Why organic food might be worth the price – ‘When you look at ecosystem services, organic agriculture really shines’Posted by Jim at Sunday, February 14, 2016
By Mandy Oaklander
4 February 2016
(TIME) – The most infamous fact about organic food is that it’s expensive—about 47% more expensive, according to a recent analysis from Consumer Reports. But a new review study published in Nature Plants analyzed everything research currently knows about organic farming versus the conventional kind and found that organic offers a lot of good that outweighs its sticker shock.
When organic farming first began, it was derided as an idealistic and inefficient way of feeding people. Not surprisingly, there was little research about it. “There were just a couple handfuls of studies back in the ‘80s,” says John Reganold, professor of soil science and agroecology at Washington State University and co-author of the new study. Reganold has been studying organic agriculture for more than 30 years. “At the turn of the century, it just skyrocketed, and now there are probably at least 1,000 studies,” he says.
Reganold analyzed 40 years of available data and focused on how organic farming impacts several types of sustainability: productivity, impact on the environment, economic viability and social wellbeing.
“If I had to put it in one sentence, organic agriculture has been able to provide jobs, be profitable, benefit the soil and environment and support social interactions between farmers and consumers,” Reganold says. “In some ways, there are practices in organic agriculture that really are ideal blueprints for us to look at feeding the world in the future.”
Organic may even be our best bet to help feed the world in an increasingly volatile climate, he says.
At first, this might sound unlikely, given that the crop yields of organic agriculture are typically 10-20% lower than conventional. That’s because conventional growers can use synthetic fertilizers, most of which aren’t allowed in organic food production. “When farmers add fertilizers, those nutrients are immediately available to the plant, and the plants can grow faster,” Reganold explains. Organic crops, on the other hand, are fertilized by organic matter like compost or animal manure, which takes more time to decompose and release its nutrients. (This slow, steady approach is called building the soil.)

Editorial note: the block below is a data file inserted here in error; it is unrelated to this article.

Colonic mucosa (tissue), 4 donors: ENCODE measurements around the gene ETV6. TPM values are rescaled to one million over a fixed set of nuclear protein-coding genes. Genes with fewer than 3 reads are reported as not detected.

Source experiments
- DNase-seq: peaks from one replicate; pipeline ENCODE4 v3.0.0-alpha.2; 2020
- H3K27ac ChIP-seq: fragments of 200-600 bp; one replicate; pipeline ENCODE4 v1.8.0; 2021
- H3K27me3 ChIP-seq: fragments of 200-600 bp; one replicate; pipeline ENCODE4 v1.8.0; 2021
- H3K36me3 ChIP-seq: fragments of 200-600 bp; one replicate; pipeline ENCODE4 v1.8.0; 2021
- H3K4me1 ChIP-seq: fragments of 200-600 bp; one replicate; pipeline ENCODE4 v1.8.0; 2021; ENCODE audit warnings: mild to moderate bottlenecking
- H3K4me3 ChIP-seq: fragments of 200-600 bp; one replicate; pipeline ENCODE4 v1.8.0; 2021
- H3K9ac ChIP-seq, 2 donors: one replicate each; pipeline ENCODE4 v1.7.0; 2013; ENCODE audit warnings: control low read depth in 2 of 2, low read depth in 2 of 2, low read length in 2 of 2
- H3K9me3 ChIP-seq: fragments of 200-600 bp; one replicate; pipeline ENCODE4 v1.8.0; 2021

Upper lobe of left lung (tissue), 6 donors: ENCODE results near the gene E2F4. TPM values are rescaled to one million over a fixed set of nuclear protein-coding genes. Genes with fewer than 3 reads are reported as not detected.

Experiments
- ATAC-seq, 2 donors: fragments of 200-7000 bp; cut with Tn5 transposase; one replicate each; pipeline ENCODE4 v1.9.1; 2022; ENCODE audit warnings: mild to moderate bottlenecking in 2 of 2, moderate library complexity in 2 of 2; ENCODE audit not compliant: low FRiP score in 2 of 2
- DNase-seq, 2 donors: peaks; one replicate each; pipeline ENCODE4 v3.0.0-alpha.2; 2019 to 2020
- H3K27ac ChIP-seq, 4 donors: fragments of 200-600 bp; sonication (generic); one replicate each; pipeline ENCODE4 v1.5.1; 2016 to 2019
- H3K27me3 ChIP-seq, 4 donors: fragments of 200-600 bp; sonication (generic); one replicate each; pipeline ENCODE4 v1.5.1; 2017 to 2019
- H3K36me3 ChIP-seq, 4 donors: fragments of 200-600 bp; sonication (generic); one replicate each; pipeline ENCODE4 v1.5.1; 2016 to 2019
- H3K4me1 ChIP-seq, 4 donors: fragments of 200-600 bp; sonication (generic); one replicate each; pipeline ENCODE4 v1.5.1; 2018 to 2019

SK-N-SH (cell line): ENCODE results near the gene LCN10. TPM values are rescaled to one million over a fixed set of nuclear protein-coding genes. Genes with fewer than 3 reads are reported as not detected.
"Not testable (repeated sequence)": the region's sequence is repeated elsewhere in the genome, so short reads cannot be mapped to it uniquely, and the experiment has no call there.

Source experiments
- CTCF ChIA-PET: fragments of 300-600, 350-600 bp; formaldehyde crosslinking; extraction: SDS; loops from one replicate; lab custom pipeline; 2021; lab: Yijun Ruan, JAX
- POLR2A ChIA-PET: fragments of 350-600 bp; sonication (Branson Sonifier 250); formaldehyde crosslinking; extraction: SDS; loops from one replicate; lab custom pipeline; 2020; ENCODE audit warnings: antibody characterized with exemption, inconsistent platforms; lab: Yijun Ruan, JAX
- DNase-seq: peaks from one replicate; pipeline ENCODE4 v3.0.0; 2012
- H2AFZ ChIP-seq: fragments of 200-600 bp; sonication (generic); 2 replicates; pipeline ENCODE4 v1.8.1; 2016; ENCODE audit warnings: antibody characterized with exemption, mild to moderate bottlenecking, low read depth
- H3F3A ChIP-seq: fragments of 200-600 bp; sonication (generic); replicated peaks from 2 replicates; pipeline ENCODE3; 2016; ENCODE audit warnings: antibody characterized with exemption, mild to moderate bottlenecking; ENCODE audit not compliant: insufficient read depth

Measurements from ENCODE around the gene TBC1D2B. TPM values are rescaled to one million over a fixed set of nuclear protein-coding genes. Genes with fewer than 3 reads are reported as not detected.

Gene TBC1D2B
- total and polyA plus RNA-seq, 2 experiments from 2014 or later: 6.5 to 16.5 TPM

But Reganold found one scenario where the research shows that organic yields are consistently greater than conventional: during periods of drought. Organic soil is built up with organic material, which can hold onto water, he says. That means that by the time a farmer plants and grows a crop, the plant has access to more water, so yields increase. For every inch of rainwater soaked up by soil, a plant can produce another 7-8 bushels of wheat, Reganold says.
Organic farming typically uses less energy, too. “When you look at ecosystem services, organic agriculture really shines,” he says. “The value they bring in areas like biodiversity, pollination, soil quality—if you were to put an economic value on those, and some researchers have, then it more than makes up for the higher price or price premium of organic food.” [more]
ABSTRACT: Organic agriculture has a history of being contentious and is considered by some as an inefficient approach to food production. Yet organic foods and beverages are a rapidly growing market segment in the global food industry. Here, we examine the performance of organic farming in light of four key sustainability metrics: productivity, environmental impact, economic viability and social wellbeing. Organic farming systems produce lower yields compared with conventional agriculture. However, they are more profitable and environmentally friendly, and deliver equally or more nutritious foods that contain less (or no) pesticide residues, compared with conventional farming. Moreover, initial evidence indicates that organic agricultural systems deliver greater ecosystem services and social benefits. Although organic agriculture has an untapped role to play when it comes to the establishment of sustainable farming systems, no single approach will safely feed the planet. Rather, a blend of organic and other innovative farming systems is needed. Significant barriers exist to adopting these systems, however, and a diversity of policy instruments will be required to facilitate their development and implementation.